DG: There’s something really familiar about this coffee, it kind of reminds us of an incredibly good version of the coffee our parents drank when we were growing up.
TK: Yeah, it definitely makes me feel nostalgic. I grew up in a household where my mom made Maxwell House in an old percolator every morning before the sun came up. The coffee wasn't actually good but the way the smell filled the house is permanently lodged in my sense memory. If you were to brew up a cup of that right now, you would probably take two sips and dump it in the sink. But there's something about the quintessential, platonic ideal of that diner mug of coffee that just feels like this comforting, perfect deliciousness. Like apple pie or a glazed donut. That classic all-American thing. We’re shooting for the modern, updated version of that.
DG: There’s a lot of talented and experienced roasters out there these days. What makes you guys different?
TK: We have our own kind of peculiar and particular way of roasting where we take a lot more notes than most of our colleagues during the roast process. There's a lot more dialogue. We go through an enormous number of coffee samples before making our selections. Also, because we are a subscription service, we really just focus on one thing at a time. We’re not trying to fill a shelf with all these different kinds of origins and blends at different tiers for different customers. Each week, we’re just trying to create one unique product without compromising or cutting corners. This gives us a lot of freedom to explore and experiment and kind of iterate. With every batch, we learn something new. We can call an audible on a roast and swap out a component if it's not behaving the way that we want it to. We get to improvise and sometimes that leads to us putting out something better than we could have conceived of the week before we went into that roast. We get to dig deeper and deeper on just that one thing, so we don't get bored and things just seem to get better and better.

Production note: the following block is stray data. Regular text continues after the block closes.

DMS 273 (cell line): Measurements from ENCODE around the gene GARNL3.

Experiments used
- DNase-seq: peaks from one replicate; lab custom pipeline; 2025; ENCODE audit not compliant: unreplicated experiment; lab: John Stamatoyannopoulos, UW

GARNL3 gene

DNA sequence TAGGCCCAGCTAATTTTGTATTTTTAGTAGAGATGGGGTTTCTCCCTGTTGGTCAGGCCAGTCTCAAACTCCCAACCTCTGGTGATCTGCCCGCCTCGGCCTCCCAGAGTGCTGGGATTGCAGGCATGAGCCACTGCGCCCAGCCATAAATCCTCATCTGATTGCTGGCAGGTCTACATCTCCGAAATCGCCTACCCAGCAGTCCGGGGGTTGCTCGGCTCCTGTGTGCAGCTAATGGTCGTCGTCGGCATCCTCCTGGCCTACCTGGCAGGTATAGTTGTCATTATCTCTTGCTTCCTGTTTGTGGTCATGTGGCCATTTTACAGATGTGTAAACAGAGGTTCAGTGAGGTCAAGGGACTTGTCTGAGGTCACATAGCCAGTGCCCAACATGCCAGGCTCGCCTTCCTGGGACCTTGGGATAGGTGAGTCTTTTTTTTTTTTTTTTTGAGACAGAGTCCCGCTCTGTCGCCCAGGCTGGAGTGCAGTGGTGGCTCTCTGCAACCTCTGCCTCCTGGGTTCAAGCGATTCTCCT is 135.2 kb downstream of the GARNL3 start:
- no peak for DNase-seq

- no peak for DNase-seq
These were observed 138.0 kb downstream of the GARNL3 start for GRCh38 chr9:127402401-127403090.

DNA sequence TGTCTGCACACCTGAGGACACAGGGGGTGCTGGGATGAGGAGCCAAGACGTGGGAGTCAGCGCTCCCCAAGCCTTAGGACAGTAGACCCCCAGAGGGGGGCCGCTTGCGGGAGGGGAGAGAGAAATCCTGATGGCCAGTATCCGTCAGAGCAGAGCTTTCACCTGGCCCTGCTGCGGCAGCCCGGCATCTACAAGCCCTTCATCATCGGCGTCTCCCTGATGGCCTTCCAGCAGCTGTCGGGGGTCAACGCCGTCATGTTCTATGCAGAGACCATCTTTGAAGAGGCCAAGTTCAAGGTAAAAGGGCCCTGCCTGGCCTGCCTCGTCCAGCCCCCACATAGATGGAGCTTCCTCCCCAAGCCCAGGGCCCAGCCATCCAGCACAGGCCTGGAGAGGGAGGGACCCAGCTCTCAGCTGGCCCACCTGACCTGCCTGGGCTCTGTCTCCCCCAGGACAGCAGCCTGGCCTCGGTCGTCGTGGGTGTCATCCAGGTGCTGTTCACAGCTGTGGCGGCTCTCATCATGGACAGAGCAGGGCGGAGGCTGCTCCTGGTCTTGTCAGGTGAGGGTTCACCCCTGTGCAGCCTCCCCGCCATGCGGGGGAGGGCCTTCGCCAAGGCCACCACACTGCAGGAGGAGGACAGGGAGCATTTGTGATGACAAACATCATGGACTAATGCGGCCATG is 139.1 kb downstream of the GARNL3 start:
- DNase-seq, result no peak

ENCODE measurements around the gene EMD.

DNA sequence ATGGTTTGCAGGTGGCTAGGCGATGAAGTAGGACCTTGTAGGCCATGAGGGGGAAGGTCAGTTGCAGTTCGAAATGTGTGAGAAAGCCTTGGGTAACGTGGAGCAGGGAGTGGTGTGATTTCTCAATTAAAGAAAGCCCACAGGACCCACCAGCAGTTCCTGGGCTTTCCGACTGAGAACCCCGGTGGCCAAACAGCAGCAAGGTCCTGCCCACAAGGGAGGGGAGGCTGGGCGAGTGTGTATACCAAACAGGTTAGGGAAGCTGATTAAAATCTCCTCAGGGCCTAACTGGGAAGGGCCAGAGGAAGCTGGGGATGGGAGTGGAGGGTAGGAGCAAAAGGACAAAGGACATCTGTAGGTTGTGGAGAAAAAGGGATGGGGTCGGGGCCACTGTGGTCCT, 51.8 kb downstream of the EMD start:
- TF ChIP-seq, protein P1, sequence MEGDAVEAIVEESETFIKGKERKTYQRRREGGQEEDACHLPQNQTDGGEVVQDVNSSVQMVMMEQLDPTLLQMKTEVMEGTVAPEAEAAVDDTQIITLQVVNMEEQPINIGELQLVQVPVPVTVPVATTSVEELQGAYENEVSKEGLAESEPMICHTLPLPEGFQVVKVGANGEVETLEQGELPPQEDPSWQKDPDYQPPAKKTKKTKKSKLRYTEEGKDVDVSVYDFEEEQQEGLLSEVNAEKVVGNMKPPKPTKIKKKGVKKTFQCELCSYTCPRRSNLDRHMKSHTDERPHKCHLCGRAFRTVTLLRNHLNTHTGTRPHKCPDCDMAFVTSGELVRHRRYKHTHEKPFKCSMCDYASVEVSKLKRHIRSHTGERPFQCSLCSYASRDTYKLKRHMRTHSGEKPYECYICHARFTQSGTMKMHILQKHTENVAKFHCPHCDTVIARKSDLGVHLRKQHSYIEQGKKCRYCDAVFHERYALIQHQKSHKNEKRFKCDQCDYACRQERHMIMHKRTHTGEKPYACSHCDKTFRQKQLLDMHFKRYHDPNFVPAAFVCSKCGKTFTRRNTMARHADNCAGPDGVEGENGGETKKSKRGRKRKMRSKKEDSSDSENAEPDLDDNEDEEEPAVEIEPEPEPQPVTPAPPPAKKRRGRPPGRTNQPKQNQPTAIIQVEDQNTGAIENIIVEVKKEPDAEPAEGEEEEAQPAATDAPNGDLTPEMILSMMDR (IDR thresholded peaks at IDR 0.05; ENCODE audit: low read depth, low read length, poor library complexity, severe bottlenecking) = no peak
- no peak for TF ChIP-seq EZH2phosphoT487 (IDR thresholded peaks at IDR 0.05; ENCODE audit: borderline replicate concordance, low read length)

DG: You guys are clearly coffee nerds, in the best way, but you do a great job of making your coffee accessible. We try to do the same with Dad Grass, always with the idea that smoking joints shouldn’t be complicated, even though there’s a lot of complexity behind the scenes.